China manufacturing activity growth picks up speed
China's manufacturing activity picked up speed in September, an initial survey by HSBC has shown, adding to signs of a rebound in its economy.
The bank's Purchasing Managers' Index (PMI), a gauge of the sector's health, rose to 51.2 from 50.1 in August.
A reading above 50 shows an expansion. This is the second month in a row the HSBC reading has been above that level.
China has been trying to boost its economy after the recent slowdown in its growth rate.
It has taken various steps, including suspending value-added tax for small businesses, to try and boost domestic consumption.
Hongbin Qu, chief China economist at HSBC, said the measures had helped trigger a pick-up in demand and were likely to help boost manufacturing activity further in coming months.
"We expect a more sustained recovery as the further filtering-through of fine-tuning measures should lift domestic demand," he said.
Data released over the past few weeks showed that factory output, exports, retail sales and fixed asset investment all rose in August.
China has relied heavily on its manufacturing and export sectors to drive its economic growth over the past decades.
However, a slowdown in demand from key markets such as the US and Europe in recent times, hurt those sectors and its overall growth.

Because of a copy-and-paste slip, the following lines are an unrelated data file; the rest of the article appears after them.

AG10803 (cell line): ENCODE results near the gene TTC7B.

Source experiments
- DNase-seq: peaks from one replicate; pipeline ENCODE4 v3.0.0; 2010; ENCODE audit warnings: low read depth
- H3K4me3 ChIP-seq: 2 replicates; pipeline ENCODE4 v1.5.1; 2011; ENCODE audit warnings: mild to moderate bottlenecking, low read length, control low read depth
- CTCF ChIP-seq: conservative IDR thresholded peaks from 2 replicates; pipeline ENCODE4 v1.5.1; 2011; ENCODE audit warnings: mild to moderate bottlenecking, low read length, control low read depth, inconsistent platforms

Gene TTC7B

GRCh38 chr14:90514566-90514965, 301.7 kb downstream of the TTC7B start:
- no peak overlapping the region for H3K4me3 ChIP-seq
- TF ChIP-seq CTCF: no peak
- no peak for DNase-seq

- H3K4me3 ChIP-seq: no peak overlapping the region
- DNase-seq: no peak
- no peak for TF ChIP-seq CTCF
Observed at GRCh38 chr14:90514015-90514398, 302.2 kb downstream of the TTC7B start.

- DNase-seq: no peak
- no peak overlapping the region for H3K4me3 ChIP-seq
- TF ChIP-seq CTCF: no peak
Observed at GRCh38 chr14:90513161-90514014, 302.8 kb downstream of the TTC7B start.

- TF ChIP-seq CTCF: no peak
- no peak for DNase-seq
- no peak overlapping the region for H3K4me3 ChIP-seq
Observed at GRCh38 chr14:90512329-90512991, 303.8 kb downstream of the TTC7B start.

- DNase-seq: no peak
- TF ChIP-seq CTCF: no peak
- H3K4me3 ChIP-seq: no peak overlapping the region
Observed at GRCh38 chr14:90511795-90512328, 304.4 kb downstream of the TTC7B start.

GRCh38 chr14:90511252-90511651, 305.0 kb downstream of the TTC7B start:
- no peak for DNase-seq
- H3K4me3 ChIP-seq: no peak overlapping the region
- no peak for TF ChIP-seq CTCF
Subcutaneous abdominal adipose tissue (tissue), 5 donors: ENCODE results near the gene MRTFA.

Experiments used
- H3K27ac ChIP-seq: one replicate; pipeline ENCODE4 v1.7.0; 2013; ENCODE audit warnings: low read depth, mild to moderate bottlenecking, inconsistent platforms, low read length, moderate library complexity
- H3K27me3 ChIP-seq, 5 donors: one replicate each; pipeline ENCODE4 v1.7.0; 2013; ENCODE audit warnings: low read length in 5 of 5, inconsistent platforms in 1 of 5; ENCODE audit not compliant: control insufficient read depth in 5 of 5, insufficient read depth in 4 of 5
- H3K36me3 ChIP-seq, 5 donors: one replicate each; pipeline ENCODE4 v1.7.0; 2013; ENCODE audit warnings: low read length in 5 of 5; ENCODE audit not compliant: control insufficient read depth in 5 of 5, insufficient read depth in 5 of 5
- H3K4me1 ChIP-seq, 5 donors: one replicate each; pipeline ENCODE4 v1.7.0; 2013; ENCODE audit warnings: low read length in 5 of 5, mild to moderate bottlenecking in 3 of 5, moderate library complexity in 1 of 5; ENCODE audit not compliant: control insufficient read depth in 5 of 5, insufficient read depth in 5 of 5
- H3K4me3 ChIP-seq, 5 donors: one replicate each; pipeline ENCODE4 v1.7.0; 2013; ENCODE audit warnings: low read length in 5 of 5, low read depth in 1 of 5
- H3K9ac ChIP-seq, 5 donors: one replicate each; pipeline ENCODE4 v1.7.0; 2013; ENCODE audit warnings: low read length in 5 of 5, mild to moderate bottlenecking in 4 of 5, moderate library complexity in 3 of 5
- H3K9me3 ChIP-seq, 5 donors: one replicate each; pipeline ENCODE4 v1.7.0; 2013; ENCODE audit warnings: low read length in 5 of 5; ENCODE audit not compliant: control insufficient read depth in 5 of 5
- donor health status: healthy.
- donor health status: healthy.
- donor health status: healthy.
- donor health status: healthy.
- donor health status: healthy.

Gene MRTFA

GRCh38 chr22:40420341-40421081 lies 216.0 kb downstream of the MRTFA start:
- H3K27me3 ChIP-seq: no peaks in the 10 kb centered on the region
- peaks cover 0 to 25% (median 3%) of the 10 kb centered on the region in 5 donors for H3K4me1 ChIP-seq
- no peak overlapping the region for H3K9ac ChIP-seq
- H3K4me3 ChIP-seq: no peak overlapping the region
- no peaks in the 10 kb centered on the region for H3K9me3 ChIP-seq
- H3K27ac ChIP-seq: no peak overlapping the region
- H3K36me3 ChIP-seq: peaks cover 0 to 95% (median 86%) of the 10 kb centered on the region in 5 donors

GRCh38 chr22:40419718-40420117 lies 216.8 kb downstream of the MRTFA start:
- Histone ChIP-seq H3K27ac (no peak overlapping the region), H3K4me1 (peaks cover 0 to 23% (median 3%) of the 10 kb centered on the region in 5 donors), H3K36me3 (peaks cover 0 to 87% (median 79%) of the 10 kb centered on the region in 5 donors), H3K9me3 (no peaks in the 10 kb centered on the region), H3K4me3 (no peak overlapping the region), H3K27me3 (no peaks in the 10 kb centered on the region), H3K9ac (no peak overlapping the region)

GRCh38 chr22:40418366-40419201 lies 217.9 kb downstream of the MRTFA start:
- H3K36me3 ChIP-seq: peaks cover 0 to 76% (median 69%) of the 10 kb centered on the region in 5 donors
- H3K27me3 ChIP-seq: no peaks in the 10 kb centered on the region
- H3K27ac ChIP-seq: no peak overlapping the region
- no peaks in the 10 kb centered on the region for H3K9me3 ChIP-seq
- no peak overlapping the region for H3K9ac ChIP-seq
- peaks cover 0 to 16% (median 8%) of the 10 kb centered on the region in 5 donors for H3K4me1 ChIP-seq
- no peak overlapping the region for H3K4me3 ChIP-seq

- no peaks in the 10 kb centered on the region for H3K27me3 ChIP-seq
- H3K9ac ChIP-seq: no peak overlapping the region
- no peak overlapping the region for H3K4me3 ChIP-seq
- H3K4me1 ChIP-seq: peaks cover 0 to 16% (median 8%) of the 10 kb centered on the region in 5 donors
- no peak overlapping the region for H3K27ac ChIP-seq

China's growth rate has slowed for two quarters in a row. Its economy expanded at an annual rate of 7.5% in the April to June quarter, down from 7.7% in the previous three months.
Prompted by the slowdown in external demand, and amid calls from various economists and institutions to do so, China has been trying to boost domestic demand to help offset the decline in foreign sales and rebalance its economy.
Last month, it suspended the value-added tax and turnover tax for small businesses with monthly sales of less than 20,000 yuan ($3,257; £2,125).
The move is expected to benefit more than six million small companies and boost the employment and income for millions of people.
Beijing has also said that it will completely open China's railway construction market to private players to ensure that the country can develop the sector further.
Mr Qu of HSBC said that the latest data, which showed the initial HSBC PMI reading hitting a six-month high, was likely to see China introduce further steps to help boost domestic consumption.
"This will create more favourable conditions to push forward reforms, which should in turn boost mid and long-term growth outlooks."